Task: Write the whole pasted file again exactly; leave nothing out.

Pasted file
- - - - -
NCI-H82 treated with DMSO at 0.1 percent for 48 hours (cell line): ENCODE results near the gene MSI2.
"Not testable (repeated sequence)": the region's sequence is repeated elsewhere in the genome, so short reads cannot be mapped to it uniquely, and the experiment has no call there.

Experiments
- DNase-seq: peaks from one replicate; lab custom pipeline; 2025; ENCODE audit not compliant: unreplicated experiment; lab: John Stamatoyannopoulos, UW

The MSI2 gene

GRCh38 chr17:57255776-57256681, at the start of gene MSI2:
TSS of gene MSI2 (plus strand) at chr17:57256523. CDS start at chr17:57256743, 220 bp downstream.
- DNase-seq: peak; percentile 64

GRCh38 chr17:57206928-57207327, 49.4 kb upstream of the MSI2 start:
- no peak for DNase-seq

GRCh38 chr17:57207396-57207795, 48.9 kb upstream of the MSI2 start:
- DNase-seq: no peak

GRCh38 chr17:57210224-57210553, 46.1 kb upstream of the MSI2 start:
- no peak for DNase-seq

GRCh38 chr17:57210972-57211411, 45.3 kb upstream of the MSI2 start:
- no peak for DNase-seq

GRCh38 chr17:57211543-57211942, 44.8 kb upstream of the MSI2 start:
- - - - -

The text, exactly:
NCI-H82 treated with DMSO at 0.1 percent for 48 hours (cell line): ENCODE results near the gene MSI2.
"Not testable (repeated sequence)": the region's sequence is repeated elsewhere in the genome, so short reads cannot be mapped to it uniquely, and the experiment has no call there.

Experiments
- DNase-seq: peaks from one replicate; lab custom pipeline; 2025; ENCODE audit not compliant: unreplicated experiment; lab: John Stamatoyannopoulos, UW

The MSI2 gene

GRCh38 chr17:57255776-57256681, at the start of gene MSI2:
TSS of gene MSI2 (plus strand) at chr17:57256523. CDS start at chr17:57256743, 220 bp downstream.
- DNase-seq: peak; percentile 64

GRCh38 chr17:57206928-57207327, 49.4 kb upstream of the MSI2 start:
- no peak for DNase-seq

GRCh38 chr17:57207396-57207795, 48.9 kb upstream of the MSI2 start:
- DNase-seq: no peak

GRCh38 chr17:57210224-57210553, 46.1 kb upstream of the MSI2 start:
- no peak for DNase-seq

GRCh38 chr17:57210972-57211411, 45.3 kb upstream of the MSI2 start:
- no peak for DNase-seq

GRCh38 chr17:57211543-57211942, 44.8 kb upstream of the MSI2 start: